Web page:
March 08, 2010
Dan Williams proposes CrossFit athletes are only as strong as their weakest links and suggests a way to train these weaknesses to produce better all-around athletes.
The essence of CrossFit lies in its ability to define the previously undefined. Pioneering definitions have been created for such concepts as fitness, health and work capacity. Let’s consider CrossFit as an adjective rather than a noun. I am CrossFit, as opposed to I do CrossFit. This also deserves defining. What is it to be “CrossFit?” I propose that you are CrossFit if you are generally physically prepared for the unknown and the unknowable. It comes back to that random physical task you would least like to see come out of the hopper. I propose your performance in this least-favorite task is your true measure of CrossFitness.
You are only as strong as the weakest link in your exercise chain. The weight hanging on the end of this chain is your level of general physical preparedness (GPP). The more the chain can support, the higher your GPP. If each link in this metaphorical chain represents a component of fitness (cardiorespiratory endurance, stamina, strength, etc.), the focus of training should be obvious. The first link to snap and drop your GPP is the weakest link. To increase GPP, our weaknesses should not simply be overcome but rather improved to match our strengths. To quote Coach Glassman in What Is Fitness?, “You are as fit as you are competent in each of these 10 skills.” Perhaps this could be narrowed to state, “You are only as fit as you are proficient in your weakest skill.”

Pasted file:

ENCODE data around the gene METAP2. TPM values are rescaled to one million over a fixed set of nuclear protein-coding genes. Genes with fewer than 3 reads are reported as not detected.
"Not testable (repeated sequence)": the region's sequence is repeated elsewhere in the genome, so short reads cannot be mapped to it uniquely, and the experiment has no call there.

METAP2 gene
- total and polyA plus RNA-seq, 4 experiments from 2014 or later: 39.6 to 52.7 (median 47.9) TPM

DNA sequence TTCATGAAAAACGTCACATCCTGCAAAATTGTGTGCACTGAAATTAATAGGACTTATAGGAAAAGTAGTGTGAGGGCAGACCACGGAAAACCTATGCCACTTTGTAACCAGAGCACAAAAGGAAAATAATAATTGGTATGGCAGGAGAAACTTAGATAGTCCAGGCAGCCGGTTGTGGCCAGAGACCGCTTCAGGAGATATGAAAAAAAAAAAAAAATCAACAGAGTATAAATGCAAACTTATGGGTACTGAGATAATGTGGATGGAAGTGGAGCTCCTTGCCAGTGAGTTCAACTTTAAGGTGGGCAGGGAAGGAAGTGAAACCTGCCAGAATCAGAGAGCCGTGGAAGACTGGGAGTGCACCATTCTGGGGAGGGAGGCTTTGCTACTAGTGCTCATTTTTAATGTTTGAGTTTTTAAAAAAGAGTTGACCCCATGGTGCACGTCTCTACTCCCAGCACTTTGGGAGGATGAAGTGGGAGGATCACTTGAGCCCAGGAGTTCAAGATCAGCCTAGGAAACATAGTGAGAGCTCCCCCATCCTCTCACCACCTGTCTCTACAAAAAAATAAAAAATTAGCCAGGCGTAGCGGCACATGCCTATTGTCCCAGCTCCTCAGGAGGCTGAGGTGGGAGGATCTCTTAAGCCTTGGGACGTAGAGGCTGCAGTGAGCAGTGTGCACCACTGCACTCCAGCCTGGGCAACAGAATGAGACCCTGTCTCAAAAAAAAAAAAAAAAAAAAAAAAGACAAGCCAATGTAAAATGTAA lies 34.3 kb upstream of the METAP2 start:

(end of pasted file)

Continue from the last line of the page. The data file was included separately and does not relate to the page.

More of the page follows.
We have a CrossFit strength bias, a CrossFit endurance bias and, for argument’s sake, a CrossFit power bias (CrossFit Football). So why not a CrossFit weakness bias?